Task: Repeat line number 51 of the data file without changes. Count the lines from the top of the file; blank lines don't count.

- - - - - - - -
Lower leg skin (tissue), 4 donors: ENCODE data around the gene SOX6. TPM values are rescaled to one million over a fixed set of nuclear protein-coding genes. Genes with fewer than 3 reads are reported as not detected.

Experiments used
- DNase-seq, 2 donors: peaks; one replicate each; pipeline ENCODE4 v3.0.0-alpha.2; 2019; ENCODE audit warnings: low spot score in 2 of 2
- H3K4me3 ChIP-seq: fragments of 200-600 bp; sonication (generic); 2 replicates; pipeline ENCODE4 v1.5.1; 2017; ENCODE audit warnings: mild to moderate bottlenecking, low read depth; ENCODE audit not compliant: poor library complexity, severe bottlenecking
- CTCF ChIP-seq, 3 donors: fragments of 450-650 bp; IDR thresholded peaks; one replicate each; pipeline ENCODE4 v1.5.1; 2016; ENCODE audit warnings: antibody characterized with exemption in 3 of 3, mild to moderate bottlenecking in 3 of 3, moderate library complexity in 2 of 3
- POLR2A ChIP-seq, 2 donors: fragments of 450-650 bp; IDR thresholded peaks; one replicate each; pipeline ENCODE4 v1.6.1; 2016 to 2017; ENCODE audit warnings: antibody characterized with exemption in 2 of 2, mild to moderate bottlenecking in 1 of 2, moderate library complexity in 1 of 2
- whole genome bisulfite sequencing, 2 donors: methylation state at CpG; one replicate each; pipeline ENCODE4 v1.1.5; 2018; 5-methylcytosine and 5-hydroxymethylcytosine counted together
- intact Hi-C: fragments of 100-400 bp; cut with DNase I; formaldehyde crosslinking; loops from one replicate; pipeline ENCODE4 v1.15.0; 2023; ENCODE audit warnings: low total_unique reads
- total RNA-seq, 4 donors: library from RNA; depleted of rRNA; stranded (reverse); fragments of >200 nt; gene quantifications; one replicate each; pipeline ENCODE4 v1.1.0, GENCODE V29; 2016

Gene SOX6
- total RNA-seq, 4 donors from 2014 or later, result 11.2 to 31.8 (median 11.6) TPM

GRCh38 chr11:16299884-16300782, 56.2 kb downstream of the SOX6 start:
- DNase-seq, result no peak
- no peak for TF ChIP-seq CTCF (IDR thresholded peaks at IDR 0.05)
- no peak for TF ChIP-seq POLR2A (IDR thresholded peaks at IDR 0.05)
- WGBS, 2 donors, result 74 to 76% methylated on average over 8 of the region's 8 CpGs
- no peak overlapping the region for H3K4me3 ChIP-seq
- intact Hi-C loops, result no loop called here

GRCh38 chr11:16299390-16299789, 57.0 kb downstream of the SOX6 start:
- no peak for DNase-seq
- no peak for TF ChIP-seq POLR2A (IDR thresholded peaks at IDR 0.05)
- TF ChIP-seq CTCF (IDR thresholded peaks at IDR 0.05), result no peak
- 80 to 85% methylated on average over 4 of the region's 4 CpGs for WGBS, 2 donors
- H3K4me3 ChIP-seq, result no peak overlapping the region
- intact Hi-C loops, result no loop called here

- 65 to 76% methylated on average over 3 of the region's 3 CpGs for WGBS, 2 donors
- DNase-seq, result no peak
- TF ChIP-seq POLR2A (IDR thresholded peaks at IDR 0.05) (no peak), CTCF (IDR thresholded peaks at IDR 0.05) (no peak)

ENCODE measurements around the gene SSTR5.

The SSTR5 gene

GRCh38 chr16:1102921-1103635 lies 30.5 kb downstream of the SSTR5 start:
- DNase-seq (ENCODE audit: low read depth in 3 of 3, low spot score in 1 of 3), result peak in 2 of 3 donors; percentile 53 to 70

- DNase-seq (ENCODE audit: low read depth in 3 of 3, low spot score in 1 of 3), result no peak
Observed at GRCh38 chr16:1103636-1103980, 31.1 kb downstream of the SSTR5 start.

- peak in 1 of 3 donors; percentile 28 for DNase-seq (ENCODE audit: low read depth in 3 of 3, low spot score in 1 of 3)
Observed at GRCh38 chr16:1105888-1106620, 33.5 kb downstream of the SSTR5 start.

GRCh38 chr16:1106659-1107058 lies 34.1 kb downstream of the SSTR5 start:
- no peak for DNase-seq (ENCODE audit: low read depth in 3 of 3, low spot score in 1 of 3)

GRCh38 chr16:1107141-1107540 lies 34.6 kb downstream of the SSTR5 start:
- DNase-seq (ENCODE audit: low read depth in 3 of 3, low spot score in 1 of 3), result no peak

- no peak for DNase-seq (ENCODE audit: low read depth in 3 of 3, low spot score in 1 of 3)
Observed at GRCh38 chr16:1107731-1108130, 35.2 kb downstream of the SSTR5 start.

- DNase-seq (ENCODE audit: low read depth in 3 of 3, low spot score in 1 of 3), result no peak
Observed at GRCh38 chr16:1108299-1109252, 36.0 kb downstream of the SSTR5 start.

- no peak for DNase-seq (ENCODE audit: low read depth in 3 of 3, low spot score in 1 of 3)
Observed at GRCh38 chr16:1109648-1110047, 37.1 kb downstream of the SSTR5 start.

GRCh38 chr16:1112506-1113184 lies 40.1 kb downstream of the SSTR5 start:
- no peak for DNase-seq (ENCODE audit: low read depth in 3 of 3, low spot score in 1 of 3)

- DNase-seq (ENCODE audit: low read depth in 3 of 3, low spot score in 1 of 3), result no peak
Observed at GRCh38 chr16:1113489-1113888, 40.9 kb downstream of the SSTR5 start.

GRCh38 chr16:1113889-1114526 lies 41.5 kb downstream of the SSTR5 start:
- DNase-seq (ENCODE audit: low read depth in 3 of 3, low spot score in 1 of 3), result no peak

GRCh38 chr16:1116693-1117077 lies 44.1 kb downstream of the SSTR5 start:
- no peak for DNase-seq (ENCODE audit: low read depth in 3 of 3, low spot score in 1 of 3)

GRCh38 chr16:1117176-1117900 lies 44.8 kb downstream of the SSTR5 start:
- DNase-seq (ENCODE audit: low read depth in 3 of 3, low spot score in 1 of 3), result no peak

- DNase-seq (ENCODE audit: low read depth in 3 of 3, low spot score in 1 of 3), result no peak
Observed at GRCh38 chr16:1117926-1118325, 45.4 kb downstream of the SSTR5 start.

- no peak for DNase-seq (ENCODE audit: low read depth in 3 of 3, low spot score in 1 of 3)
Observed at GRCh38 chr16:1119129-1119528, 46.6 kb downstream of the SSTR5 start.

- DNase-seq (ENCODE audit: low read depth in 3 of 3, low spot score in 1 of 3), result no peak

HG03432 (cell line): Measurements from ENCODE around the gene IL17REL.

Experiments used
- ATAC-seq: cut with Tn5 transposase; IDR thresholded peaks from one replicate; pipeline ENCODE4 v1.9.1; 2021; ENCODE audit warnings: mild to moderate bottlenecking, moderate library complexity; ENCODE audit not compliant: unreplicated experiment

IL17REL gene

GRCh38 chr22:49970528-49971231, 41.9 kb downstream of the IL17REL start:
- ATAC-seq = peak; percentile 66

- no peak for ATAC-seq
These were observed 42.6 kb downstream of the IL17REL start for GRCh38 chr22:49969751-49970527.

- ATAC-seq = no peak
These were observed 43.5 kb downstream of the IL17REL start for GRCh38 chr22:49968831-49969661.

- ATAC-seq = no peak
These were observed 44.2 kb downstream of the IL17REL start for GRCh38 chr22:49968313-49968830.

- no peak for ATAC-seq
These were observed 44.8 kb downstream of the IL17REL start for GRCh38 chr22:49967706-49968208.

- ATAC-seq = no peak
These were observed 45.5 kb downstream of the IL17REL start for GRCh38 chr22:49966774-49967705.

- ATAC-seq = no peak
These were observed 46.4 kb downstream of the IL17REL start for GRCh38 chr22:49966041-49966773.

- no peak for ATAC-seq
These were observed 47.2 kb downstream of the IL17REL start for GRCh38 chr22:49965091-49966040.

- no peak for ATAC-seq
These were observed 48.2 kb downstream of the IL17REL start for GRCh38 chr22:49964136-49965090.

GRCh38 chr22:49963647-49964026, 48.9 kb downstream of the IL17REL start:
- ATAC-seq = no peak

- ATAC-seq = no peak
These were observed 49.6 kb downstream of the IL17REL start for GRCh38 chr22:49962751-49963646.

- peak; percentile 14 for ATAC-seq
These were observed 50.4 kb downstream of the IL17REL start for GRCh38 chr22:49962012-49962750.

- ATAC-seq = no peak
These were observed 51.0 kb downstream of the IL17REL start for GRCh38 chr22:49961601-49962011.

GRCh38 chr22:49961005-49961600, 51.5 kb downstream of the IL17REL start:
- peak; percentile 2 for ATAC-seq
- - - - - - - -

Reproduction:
GRCh38 chr16:1113889-1114526 lies 41.5 kb downstream of the SSTR5 start: